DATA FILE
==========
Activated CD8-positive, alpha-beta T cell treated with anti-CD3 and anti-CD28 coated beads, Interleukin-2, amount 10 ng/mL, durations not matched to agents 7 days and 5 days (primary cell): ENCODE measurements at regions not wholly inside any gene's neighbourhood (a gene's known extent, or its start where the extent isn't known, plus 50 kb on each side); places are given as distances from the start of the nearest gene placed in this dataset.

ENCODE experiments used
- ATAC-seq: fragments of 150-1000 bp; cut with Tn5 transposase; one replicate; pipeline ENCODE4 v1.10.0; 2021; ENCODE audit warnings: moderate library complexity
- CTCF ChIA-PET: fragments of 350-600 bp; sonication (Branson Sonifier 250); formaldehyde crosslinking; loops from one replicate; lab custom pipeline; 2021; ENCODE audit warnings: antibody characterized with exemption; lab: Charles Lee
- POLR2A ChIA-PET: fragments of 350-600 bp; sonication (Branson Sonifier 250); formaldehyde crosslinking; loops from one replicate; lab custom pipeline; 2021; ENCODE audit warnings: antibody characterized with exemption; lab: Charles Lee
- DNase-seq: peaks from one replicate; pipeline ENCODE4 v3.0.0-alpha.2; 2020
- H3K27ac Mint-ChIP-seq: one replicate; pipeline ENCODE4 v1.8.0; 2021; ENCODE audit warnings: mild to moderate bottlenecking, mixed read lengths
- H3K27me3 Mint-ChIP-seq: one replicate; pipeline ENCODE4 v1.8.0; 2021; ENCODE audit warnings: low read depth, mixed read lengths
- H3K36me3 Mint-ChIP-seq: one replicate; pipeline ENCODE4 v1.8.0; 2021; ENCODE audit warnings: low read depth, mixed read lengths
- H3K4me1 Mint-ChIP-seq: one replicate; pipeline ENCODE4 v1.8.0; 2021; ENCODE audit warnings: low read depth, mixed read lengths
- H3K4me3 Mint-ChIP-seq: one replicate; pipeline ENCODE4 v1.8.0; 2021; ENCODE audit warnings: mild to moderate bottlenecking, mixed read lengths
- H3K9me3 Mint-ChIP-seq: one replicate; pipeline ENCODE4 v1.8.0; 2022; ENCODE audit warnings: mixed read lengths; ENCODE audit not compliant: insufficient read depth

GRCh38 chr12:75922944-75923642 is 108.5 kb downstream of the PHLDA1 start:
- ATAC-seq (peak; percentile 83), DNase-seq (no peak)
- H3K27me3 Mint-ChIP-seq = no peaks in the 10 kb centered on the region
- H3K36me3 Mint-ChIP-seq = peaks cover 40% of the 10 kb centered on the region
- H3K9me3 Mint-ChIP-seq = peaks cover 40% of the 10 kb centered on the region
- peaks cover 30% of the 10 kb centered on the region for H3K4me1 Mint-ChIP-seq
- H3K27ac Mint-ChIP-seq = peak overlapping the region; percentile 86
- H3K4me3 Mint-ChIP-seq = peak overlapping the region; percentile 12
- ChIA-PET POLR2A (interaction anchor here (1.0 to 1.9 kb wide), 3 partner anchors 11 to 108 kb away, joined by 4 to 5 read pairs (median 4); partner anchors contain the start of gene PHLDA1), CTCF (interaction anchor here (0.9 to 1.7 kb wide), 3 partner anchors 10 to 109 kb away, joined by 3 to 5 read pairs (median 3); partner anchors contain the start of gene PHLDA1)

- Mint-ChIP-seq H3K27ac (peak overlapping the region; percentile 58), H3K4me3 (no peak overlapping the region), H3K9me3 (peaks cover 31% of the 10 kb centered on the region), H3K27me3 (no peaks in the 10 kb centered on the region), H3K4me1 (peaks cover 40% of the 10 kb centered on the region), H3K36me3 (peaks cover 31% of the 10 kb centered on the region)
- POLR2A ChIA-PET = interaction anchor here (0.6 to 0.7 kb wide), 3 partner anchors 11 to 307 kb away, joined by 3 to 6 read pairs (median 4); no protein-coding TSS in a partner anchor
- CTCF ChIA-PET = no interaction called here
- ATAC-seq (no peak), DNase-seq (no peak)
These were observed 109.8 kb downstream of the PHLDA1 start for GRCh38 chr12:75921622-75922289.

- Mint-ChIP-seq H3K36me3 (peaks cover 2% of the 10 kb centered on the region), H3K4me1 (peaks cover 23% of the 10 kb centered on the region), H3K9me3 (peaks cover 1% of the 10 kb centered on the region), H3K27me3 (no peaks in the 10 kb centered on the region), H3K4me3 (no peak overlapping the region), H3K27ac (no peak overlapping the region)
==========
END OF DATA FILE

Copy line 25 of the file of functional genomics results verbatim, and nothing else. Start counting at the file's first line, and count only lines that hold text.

- ATAC-seq (no peak), DNase-seq (no peak)